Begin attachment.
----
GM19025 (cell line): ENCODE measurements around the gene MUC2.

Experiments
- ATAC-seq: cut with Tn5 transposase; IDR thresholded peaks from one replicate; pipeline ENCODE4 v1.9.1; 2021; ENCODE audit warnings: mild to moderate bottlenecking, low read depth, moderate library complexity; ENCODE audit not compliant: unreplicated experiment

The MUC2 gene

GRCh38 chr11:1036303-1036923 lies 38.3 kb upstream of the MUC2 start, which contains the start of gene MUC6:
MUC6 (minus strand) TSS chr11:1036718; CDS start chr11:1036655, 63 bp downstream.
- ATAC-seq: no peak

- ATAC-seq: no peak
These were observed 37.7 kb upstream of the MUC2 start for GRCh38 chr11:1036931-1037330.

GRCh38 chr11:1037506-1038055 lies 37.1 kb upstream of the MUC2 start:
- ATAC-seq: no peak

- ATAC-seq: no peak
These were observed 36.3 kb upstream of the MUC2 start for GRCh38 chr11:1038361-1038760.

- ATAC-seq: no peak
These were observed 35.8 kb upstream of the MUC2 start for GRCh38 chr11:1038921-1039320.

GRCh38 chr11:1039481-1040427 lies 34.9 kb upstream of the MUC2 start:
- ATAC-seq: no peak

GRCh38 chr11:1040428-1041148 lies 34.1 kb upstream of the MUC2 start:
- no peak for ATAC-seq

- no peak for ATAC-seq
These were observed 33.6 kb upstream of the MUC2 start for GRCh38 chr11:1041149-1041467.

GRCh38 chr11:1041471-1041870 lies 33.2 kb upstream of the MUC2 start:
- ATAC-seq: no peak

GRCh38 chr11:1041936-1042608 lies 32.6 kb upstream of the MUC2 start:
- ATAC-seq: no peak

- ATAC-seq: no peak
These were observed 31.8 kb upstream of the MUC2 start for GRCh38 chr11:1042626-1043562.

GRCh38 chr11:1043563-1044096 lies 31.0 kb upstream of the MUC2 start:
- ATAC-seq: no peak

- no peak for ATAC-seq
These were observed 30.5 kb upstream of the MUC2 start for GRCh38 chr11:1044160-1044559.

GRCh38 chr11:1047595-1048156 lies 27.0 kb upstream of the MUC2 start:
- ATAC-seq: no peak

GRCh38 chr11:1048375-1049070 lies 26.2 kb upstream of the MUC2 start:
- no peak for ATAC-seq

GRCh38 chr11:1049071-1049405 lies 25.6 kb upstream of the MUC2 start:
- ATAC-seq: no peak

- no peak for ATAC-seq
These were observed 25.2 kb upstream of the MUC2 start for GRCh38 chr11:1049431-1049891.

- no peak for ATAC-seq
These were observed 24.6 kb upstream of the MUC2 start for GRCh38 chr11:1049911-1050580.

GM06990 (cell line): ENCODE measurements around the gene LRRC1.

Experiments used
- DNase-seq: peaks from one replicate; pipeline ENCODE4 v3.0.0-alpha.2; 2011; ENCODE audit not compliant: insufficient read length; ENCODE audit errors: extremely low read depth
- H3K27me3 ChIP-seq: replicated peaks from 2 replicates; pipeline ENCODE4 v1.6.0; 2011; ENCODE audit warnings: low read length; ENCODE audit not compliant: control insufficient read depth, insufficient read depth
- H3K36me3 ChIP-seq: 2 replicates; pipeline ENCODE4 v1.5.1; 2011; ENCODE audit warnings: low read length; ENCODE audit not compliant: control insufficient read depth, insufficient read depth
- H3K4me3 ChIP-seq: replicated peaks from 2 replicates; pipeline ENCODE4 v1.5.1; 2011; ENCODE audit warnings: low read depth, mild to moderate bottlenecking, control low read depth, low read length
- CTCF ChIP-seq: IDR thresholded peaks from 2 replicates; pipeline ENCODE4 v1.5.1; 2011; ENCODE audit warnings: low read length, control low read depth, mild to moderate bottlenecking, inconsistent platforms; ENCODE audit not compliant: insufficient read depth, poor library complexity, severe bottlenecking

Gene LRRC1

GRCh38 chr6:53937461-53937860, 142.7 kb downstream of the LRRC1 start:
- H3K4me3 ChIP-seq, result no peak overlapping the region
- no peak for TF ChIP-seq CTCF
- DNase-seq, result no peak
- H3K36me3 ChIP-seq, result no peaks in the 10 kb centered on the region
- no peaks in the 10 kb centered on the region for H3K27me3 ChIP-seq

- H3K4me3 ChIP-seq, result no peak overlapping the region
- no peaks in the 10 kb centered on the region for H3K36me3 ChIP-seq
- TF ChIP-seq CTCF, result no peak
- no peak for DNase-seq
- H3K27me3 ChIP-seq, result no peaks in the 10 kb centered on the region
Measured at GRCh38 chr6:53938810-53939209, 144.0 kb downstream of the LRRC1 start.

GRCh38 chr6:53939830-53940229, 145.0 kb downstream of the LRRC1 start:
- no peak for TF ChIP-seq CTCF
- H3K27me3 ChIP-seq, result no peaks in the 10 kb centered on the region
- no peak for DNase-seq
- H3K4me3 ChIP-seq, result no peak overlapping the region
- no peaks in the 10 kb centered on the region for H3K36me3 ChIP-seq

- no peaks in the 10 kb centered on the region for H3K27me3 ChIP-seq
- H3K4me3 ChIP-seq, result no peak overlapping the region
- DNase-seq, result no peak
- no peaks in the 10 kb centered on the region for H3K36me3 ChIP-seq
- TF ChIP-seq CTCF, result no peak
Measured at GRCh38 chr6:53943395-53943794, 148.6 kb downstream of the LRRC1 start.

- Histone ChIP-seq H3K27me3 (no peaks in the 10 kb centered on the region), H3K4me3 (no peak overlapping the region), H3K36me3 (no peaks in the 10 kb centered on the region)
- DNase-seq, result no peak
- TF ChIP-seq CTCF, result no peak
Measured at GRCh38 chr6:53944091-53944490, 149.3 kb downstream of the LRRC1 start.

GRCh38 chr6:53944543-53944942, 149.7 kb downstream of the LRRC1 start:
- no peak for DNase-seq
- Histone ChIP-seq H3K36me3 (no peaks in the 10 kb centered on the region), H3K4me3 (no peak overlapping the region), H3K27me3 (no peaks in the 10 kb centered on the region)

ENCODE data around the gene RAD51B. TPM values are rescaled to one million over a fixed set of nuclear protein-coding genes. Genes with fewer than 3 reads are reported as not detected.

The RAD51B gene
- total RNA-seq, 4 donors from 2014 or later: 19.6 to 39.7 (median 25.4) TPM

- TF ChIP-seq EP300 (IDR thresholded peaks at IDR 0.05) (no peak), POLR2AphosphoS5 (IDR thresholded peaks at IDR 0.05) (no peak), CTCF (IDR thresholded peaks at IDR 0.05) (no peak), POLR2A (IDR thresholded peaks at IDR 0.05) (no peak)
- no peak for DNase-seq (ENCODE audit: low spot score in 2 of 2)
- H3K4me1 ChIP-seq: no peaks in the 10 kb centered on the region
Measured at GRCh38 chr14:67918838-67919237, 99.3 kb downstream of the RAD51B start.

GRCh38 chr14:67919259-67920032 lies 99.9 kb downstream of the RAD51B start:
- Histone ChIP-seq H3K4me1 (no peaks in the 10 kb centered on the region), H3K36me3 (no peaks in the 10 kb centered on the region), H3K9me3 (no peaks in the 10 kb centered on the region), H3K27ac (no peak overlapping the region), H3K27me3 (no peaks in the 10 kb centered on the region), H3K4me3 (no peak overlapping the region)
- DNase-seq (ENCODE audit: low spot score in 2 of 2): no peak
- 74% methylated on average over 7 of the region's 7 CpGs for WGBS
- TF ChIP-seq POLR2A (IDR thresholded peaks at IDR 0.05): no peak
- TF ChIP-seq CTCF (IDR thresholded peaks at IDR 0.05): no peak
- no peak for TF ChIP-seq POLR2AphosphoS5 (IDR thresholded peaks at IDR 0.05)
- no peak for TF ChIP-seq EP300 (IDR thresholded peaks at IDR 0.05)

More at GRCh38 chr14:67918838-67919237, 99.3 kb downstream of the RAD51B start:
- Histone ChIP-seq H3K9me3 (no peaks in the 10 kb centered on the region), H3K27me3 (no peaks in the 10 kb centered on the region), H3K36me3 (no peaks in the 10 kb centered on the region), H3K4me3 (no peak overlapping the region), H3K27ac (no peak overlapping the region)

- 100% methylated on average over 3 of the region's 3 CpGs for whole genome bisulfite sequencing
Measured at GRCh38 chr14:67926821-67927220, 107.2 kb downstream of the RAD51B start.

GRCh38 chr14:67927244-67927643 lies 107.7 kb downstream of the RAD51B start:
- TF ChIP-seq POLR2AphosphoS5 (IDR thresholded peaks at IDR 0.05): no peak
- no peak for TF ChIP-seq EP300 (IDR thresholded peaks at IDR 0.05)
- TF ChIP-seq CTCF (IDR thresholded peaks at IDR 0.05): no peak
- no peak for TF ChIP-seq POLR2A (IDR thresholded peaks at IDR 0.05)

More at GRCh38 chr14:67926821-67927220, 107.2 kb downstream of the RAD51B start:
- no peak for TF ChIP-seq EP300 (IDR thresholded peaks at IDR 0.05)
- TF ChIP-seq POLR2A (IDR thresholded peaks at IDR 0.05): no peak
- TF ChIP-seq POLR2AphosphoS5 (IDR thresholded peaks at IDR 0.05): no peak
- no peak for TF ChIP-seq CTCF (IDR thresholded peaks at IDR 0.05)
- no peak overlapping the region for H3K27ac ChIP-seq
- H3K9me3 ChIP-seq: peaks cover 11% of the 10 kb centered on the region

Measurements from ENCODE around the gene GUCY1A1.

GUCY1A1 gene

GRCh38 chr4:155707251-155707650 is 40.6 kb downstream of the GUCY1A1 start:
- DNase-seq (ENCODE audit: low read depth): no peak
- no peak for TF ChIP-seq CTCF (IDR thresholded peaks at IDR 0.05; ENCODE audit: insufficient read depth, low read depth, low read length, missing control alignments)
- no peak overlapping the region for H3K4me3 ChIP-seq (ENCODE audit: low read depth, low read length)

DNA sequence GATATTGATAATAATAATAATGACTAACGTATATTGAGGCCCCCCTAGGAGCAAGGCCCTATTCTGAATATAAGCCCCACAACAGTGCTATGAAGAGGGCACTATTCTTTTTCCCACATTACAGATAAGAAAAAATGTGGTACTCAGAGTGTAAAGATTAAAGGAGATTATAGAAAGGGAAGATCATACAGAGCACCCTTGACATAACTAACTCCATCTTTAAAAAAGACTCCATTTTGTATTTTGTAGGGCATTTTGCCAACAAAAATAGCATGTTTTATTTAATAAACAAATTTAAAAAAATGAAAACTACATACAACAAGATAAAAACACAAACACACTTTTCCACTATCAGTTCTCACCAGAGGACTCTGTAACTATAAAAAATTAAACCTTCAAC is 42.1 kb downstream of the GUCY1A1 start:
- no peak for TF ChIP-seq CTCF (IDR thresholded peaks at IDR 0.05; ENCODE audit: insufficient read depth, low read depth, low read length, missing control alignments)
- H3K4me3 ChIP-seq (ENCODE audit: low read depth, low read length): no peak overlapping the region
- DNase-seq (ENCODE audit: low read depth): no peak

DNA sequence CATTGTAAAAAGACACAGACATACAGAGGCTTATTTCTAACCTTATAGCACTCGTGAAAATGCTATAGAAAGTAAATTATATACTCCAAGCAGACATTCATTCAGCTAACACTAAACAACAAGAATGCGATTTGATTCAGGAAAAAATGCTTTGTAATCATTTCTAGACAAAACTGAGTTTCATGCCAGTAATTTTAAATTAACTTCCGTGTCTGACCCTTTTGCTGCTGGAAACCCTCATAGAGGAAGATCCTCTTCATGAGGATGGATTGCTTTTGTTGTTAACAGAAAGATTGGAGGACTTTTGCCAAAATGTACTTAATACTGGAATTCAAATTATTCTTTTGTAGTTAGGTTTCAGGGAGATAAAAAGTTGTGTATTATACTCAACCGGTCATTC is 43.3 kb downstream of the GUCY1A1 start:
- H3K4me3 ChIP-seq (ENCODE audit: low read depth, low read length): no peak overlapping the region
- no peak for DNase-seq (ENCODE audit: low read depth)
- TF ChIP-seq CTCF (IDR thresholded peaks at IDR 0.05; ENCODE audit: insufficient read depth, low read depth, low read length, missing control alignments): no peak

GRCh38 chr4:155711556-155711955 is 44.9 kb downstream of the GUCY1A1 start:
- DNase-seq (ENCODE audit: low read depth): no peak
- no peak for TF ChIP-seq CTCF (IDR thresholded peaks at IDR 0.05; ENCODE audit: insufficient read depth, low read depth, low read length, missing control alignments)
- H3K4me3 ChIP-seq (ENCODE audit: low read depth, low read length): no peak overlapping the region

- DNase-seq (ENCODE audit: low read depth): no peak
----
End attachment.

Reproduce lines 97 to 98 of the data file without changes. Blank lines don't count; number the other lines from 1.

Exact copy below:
- Histone ChIP-seq H3K9me3 (no peaks in the 10 kb centered on the region), H3K27me3 (no peaks in the 10 kb centered on the region), H3K36me3 (no peaks in the 10 kb centered on the region), H3K4me3 (no peak overlapping the region), H3K27ac (no peak overlapping the region)

- 100% methylated on average over 3 of the region's 3 CpGs for whole genome bisulfite sequencing